High Interval Training With a Jump Rope Routine

Add jumping rope into your workout to improve endurance.
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If you're getting bored with your cardio workout on a treadmill, spice it up with jumping rope. It can boost your metabolism more than jogging and help you torch fat and improve your posture and coordination. Even if you haven't done it since grade school, a couple of minutes of practice a day can get you started.


Jump rope training can be done almost anywhere, from an apartment living room to a corner at the gym. Besides improving your cardiovascular endurance, jumping rope works on timing, breathing and body awareness in a way that you cannot get with cardio machines. Interval training with jumping rope can add variety to your current workout. By doing jump rope exercises between sets of weight lifting, you maintain a high metabolism so that you burn more calories than you do when you just sit down and check your text messages while resting. After your workout, your body's metabolism stays high for several hours. This is known as excess postexercise oxygen consumption, where your body expends a high amount of calories to repair damaged tissues and restore your body to its resting state, exercise physiologist Len Kravitz says.

How to Start

The bounce step is the foundation to jumping rope, physical therapist Gray Cook says, author of "Athletic Body in Balance." This is where you hop with both feet together, landing lightly on your toes and the balls of your feet. Hop at a rate of one hop per second for 30 seconds. Once you can do this easily, increase the rate to two hops per second. Keep your head and chest up and develop your own steady breathing pattern. Otherwise, with poor posture, you may find yourself running out of breath.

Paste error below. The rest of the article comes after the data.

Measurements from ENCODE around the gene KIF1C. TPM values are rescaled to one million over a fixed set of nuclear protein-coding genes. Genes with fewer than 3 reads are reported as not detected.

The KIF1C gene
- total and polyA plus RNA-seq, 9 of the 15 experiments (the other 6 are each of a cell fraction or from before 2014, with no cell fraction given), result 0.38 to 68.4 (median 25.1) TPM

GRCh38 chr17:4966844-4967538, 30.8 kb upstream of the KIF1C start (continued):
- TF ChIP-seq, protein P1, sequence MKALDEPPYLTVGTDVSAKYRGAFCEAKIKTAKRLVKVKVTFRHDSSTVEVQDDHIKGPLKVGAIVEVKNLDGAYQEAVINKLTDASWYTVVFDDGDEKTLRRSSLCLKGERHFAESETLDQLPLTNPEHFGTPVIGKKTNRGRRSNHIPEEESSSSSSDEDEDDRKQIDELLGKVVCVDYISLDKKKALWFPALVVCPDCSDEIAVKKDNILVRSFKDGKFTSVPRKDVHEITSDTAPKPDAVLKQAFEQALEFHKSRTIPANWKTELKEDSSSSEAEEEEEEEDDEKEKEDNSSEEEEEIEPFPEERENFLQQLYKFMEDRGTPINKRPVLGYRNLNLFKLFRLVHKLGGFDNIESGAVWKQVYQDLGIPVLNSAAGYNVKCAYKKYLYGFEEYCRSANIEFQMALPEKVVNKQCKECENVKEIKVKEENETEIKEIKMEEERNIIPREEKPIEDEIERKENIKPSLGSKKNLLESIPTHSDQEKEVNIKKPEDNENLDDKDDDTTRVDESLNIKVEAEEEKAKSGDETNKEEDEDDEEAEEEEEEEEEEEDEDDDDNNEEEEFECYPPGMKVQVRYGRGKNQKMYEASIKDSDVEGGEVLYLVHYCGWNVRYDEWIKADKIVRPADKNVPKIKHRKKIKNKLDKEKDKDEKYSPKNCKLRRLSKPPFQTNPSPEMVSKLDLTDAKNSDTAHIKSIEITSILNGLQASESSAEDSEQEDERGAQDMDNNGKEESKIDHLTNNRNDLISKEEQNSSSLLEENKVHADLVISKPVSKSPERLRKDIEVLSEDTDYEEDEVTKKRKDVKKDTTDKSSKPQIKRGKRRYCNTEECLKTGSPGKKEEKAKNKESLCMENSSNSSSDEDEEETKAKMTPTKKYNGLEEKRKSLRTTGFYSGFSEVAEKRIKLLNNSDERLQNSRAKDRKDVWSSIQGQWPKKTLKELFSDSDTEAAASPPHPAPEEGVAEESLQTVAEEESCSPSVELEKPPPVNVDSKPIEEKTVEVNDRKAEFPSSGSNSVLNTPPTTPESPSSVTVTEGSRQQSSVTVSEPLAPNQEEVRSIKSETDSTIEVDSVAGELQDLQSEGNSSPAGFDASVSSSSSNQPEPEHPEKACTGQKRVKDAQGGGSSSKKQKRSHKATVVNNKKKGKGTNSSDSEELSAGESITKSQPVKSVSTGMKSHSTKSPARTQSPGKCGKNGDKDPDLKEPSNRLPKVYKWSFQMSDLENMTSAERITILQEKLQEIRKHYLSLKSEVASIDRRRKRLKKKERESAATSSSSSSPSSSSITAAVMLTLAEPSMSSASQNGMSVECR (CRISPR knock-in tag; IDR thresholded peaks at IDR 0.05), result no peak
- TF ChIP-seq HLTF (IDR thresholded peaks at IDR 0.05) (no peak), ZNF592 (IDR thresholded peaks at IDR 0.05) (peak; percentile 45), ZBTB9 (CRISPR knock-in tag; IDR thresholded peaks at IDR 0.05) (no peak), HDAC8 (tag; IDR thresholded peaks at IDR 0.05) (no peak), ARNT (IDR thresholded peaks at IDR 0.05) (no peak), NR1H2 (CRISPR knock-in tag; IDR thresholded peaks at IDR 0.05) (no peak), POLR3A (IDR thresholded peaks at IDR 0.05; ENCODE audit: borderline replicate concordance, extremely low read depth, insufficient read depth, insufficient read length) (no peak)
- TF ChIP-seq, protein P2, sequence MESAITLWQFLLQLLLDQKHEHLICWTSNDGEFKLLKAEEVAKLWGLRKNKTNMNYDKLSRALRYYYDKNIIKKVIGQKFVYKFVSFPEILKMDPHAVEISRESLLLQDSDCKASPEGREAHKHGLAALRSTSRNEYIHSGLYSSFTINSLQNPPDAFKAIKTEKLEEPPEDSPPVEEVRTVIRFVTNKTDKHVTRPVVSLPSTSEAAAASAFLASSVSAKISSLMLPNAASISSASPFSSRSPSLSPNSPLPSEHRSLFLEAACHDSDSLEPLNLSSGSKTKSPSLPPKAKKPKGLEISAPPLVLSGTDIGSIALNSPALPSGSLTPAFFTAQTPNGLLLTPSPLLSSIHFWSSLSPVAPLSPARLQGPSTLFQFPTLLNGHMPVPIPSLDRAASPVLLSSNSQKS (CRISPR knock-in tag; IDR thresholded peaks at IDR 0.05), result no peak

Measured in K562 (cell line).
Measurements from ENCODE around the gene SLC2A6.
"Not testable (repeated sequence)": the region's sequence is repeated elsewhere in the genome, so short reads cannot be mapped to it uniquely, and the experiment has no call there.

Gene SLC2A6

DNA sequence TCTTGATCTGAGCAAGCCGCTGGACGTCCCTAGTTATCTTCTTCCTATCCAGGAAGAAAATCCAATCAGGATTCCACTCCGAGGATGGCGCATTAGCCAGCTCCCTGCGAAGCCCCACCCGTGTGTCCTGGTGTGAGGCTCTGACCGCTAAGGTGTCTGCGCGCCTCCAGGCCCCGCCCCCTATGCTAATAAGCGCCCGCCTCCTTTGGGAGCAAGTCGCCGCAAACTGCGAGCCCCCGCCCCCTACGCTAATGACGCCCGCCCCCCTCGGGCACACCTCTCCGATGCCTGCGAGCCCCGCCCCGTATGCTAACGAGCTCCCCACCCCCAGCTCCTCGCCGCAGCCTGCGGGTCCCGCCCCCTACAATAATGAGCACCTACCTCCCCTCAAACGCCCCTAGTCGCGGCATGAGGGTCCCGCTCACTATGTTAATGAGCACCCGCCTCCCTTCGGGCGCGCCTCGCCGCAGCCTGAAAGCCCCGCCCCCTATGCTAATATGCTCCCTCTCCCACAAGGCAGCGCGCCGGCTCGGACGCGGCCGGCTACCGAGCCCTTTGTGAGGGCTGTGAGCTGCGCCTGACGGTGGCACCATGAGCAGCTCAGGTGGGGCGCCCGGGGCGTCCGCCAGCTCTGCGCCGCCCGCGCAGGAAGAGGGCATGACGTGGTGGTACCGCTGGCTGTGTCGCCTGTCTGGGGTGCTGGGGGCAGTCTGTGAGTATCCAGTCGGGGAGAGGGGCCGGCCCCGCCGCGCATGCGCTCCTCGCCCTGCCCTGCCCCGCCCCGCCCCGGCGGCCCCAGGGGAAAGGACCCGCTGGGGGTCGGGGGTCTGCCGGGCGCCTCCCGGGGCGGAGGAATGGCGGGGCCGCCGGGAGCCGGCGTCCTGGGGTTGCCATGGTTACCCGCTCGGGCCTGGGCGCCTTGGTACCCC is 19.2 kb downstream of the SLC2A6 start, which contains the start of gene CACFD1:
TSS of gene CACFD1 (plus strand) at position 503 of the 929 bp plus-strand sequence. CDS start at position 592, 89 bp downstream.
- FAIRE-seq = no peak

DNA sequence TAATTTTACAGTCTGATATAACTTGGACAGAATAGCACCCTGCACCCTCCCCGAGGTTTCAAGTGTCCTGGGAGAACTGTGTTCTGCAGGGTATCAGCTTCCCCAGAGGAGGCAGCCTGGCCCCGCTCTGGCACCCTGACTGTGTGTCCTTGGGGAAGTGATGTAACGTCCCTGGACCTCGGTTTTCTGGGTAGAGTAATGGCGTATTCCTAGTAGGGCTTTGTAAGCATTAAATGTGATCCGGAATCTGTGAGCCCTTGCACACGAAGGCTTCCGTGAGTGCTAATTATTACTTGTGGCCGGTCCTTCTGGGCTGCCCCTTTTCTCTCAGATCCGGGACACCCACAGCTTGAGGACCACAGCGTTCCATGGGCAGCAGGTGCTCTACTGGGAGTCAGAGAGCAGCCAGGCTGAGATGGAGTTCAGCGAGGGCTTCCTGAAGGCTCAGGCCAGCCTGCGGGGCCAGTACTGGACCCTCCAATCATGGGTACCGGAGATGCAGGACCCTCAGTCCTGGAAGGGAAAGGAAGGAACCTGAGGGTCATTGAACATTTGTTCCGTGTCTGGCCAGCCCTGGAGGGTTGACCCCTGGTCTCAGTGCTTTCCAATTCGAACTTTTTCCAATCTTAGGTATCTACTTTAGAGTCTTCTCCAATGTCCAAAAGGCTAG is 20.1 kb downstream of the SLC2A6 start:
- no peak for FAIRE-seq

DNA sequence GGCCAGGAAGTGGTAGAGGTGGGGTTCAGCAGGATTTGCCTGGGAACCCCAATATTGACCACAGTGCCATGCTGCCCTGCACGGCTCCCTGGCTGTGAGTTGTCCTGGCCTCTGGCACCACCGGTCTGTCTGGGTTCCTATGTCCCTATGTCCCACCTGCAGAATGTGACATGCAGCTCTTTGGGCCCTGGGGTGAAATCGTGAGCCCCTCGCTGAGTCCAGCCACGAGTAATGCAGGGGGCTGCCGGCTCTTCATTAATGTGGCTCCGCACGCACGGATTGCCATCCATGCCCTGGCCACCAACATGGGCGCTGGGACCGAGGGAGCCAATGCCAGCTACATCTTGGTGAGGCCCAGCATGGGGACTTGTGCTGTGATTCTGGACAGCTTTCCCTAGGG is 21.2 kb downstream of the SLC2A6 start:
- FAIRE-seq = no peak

Interval Training With Jump Rope

Spice up your workout with interval training once you are familiar with the bounce step. Interval training means that you do one bout of high-intensity exercise followed by a bout of lower-intensity exercise of the same type, according to the American Council of Exercise. For example do 30 seconds of the bounce step at a rate of two hops per second, followed by 30 to 60 seconds of the same exercise a rate of one hop per second. Rest for 30 to 60 seconds before doing another set of interval training. Adjust the variables, such as exercise duration, speed and rest time, to challenge yourself.

Jump Rope Variations

Try other foot and jump patterns and blend them in with your interval training workout. These variations include single-leg hops, scissor-stance hops, side-to-side hops, bell hops and power jumps. If you are too tired to hop, you can twirl the rope in a figure-8 pattern to substitute for a jump-rope exercise, the American Council of Exercise suggests.

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